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Designer initials trigger 1909 cents debate
By Paul Gilkes

Two of the four Lincoln cents issued for circulation during the 1909 inaugural year of the small cent series bear the v.d.b. initials of the coin's designer, sculptor Victor David Brenner, on the bottom border of the reverse.

Images courtesy of HeritageAuctions.com. The first two Lincoln cents to be issued in 1909 from the Philadelphia and San Francisco Mints bear the initials of designer Victor D. Brenner on the reverse, seen in close up to the right. The initials were ordered removed from dies by Mint Director Frank A. Leach five days after the initial production was released into circulation Aug. 2, 1909.

Brenner had initially hoped to have his entire surname spelled out in the reverse location.

The 1909 Lincoln, v.d.b. cent registered a reported mintage at the Philadelphia Mint of 27.995 million coins. The 1909-S Lincoln, v.d.b. cent's mintage of 484,000 coins at the San Francisco Mint represents the lowest circulation output of any cent for the entire series to date.

Two other Lincoln cents – a 1909 and 1909-S, both without the v.d.b. – were issued after Mint officials reacted (or overreacted) to news inquiries about Brenner's initials.

The eagerness with which the public awaited the Aug. 2, 1909, release into circulation of the first Lincoln cents was quickly overshadowed the same day with the media's realization that Brenner had signed the reverse with his initials.

According to Roger W. Burdette in Renaissance of American Coinage 1909-1915, on the afternoon of Aug. 2, the Washington Star newspaper requested a response from the Treasury Department concerning the appearance of the coin designer's initials.

Other newspapers began making their own inquiries and publishing stories quoting anonymous sources that the initials were illegal advertising or were not supposed to be there. Assistant Treasury Secretary Charles D. Norton subsequently consulted Aug. 4 with Philadelphia Mint Superintendent John H. Landis about the initials.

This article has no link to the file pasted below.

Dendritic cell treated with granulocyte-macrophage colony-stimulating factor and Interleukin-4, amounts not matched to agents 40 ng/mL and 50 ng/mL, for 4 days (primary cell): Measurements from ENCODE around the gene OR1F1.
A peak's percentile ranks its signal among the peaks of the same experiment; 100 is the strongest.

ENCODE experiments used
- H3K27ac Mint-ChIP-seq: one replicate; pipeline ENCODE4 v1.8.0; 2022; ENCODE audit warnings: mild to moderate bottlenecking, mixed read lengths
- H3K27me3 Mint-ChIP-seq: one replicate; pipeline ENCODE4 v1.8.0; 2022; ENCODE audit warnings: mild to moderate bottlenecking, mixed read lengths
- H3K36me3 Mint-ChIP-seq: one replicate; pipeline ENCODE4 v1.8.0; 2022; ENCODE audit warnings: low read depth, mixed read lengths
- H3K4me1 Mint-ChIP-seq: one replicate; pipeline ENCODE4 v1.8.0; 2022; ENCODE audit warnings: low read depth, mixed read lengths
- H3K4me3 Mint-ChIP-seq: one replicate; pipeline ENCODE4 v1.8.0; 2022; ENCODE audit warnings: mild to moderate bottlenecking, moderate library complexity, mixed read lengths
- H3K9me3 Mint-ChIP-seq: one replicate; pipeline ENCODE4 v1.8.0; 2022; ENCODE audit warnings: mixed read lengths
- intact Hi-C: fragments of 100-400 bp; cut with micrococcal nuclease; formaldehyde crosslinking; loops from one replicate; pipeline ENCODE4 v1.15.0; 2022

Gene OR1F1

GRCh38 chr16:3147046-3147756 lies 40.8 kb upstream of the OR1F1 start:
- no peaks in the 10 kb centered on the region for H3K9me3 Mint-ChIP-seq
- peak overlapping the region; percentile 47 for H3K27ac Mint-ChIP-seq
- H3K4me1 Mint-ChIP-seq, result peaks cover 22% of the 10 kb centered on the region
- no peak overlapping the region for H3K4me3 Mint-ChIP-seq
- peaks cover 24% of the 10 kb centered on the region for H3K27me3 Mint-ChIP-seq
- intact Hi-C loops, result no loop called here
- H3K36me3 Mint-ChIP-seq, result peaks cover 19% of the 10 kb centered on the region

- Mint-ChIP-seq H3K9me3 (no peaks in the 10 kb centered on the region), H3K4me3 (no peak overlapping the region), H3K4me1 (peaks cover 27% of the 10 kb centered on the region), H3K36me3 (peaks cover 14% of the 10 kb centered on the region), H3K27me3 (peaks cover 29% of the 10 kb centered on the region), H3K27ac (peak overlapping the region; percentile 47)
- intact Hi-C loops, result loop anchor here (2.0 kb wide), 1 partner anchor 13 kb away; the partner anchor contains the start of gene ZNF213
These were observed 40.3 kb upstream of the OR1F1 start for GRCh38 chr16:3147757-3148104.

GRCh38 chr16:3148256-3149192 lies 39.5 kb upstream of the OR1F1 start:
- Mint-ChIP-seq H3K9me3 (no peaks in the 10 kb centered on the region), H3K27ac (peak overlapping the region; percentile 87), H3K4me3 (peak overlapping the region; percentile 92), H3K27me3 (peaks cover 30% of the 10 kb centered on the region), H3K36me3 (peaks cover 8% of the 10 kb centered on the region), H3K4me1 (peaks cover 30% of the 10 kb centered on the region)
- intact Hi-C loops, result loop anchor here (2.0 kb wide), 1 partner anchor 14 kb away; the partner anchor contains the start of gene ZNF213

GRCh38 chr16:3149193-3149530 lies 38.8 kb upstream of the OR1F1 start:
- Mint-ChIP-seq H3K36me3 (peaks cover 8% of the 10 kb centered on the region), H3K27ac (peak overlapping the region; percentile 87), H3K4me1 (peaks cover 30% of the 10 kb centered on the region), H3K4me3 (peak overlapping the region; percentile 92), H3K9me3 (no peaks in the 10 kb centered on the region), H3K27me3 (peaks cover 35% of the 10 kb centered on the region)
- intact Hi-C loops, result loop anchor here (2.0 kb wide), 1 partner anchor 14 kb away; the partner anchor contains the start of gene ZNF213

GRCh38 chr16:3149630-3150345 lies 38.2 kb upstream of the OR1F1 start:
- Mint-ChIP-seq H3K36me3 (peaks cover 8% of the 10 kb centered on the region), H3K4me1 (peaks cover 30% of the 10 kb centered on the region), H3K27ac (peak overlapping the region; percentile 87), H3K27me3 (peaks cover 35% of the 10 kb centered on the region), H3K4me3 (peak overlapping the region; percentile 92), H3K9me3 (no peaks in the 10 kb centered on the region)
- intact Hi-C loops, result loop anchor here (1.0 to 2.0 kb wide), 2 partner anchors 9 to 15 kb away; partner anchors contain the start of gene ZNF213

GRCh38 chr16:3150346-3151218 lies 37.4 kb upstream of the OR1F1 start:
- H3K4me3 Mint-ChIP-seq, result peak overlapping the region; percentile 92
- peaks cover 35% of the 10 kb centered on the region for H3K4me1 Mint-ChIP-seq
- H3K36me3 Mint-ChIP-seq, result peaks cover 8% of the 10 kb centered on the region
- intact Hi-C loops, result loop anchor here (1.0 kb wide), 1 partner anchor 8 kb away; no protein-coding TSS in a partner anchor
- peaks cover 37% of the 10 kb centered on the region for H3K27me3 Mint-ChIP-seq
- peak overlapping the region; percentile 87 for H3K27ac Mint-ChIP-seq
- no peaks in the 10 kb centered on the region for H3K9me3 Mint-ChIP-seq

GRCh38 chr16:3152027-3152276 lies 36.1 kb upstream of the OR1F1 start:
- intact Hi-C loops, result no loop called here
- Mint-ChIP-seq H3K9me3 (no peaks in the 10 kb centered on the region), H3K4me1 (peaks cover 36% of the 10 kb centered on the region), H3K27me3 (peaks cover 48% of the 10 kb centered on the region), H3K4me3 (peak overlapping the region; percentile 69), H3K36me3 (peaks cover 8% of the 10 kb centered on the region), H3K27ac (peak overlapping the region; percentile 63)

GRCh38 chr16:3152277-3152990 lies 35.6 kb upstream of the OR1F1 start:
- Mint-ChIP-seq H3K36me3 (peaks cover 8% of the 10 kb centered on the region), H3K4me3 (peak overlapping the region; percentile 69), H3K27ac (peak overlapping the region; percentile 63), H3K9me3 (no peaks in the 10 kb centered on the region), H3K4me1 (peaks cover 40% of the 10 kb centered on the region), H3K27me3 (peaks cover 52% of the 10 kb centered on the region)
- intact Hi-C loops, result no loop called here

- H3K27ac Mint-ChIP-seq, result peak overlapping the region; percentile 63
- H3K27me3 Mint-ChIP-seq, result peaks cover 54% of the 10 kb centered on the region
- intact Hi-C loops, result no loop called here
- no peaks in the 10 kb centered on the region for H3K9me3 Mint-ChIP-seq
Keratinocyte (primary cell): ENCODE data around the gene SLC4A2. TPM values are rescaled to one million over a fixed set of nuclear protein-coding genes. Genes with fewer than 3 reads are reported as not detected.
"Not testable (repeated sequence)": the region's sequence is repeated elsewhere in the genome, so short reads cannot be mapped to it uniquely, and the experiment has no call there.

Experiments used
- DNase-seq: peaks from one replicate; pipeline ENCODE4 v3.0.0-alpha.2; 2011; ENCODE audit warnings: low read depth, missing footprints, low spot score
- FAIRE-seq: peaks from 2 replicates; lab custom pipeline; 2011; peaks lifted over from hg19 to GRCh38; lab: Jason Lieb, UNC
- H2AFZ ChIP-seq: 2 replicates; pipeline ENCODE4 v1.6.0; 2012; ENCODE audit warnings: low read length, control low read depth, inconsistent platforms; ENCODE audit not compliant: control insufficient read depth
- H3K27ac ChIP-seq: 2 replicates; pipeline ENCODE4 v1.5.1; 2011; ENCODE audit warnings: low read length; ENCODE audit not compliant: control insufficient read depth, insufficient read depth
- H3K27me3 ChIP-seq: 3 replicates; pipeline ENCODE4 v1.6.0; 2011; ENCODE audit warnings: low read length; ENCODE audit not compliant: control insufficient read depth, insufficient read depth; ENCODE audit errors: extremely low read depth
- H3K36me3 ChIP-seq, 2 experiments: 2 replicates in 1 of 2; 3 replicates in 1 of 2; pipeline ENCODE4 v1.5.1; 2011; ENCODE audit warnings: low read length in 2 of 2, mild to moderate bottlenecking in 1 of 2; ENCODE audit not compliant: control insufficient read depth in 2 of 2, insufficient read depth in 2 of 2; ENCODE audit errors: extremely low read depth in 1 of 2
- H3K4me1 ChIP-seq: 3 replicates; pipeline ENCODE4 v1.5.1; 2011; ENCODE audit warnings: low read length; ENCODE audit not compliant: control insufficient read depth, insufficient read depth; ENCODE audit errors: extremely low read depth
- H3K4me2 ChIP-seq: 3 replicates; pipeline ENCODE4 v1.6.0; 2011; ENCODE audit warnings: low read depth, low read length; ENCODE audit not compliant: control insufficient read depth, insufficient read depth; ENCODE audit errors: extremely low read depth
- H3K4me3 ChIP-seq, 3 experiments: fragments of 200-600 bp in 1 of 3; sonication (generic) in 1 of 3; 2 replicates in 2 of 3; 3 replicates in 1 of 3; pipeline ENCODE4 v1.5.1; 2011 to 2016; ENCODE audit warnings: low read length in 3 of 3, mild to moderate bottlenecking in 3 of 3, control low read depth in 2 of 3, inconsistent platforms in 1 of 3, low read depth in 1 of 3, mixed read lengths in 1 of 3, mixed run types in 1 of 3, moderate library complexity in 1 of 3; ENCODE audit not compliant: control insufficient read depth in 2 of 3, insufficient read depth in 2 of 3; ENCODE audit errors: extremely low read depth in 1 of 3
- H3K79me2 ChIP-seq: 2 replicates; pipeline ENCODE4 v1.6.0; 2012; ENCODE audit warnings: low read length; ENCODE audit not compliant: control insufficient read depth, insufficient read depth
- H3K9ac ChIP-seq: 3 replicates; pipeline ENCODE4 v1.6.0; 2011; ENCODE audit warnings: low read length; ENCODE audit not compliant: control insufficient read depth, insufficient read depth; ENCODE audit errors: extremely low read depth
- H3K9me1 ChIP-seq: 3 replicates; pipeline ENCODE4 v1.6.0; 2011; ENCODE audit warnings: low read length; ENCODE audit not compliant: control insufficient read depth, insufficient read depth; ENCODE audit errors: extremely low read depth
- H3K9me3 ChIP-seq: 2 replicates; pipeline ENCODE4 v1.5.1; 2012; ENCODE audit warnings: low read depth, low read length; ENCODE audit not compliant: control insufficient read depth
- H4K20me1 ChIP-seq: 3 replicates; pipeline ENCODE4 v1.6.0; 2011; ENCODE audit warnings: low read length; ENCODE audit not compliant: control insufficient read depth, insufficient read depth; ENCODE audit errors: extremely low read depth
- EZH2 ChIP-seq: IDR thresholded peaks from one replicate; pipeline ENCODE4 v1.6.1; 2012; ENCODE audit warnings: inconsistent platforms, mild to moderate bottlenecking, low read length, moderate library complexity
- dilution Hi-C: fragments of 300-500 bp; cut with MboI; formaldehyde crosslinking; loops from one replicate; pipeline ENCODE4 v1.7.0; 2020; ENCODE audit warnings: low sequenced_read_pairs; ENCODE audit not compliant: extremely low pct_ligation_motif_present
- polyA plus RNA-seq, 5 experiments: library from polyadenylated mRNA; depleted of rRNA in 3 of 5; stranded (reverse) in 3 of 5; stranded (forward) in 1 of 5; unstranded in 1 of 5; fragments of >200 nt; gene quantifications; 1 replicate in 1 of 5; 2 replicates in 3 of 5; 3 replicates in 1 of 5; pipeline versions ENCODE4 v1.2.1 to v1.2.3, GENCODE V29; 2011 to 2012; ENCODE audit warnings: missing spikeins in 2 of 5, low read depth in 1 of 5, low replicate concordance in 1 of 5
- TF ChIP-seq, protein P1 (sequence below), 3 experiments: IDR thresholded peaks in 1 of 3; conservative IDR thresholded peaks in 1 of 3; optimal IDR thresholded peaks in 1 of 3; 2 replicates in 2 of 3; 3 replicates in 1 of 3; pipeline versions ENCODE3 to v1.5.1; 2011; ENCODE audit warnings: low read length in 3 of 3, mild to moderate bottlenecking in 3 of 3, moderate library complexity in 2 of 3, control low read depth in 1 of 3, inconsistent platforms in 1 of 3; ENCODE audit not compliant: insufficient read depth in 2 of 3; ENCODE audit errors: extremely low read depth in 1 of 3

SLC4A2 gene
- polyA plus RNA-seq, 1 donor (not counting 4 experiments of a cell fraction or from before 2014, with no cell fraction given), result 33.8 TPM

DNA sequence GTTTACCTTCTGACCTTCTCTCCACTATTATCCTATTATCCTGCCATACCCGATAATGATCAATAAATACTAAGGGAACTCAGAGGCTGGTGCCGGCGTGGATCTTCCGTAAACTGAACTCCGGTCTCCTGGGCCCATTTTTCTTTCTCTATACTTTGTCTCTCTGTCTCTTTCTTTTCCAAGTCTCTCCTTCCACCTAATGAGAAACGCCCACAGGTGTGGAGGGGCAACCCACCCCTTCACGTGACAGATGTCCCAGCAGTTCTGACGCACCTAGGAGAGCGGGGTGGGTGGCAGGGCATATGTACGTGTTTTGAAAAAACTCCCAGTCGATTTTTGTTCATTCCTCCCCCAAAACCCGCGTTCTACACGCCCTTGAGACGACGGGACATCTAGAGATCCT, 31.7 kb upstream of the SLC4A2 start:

Landis replied by telephone to Norton, and followed up with a letter, indicating that U.S. Mint Director Frank A. Leach had authorized the initials on Feb. 27, 1909.

"The design, as completed, was approved by the Honorable Secretary of the Treasury and the Director of the Mint July 15 [sic, 14], 1909, copy of which is also enclosed," Landis wrote in his Aug. 4, 1909, letter to Norton.

"I would say that it was proposed that the initial of Mr. Brenner's last name only be used, but as this was the same as that designed by Mr. Barber [Mint Engraver Charles E. Barber], it was not distinctive enough and the three initials had to be used."

Norton became involved in the controversy when Leach's resignation was accepted on July 31, 1909.

The matter of Brenner's initials was handled by Norton, MacVeagh and U.S. Treasurer Charles H. Treat, with the advice of Barber.

Abram Piatt Andrew, who eventually succeeded Leach, was intentionally excluded from any of the discussions, according to Burdette.

On Aug. 5, 1909, MacVeagh informed Norton that while there would be no cent recall, production of cents with the initials was to cease immediately. Norton suspended production on Aug. 5, with Barber dispatched to Washington, D.C., from Philadelphia to follow through with McVeagh's plans.

During an Aug. 6 meeting between Norton, Barber and Acting Mint Director Robert Preston, Barber, according to Burdette, expressed his preference for removing the v.d.b. initials entirely from the working hubs from which working dies would be made, rather than trying to engrave the letter b into a "mother" (master) die.

Barber expressed his position that the letter b could be easily engraved into the master die, but the v.d.b. could not because the letters were raised. Barber also believed that adding the b would confuse the public into believing the cent – which he opposed from the beginning and did not believe would be a successful coin – was his work, and Barber did not want to be held responsible.

Brenner didn't learn about the decision to remove the initials entirely until asked for his comments by newspaper reporters.

Preston issued the instructions on Aug. 7 to Landis to have new dies prepared with Brenner's initials absent.

Cutting new hubs – which Barber had advised would take two weeks – took less than a day.

Production of the Lincoln cent sans Brenner's initials subsequently resumed at the Philadelphia Mint and San Francisco Mint.

The v.d.b. initials were placed incuse in Lincoln's shoulder, next to the rim, beginning in 1918.

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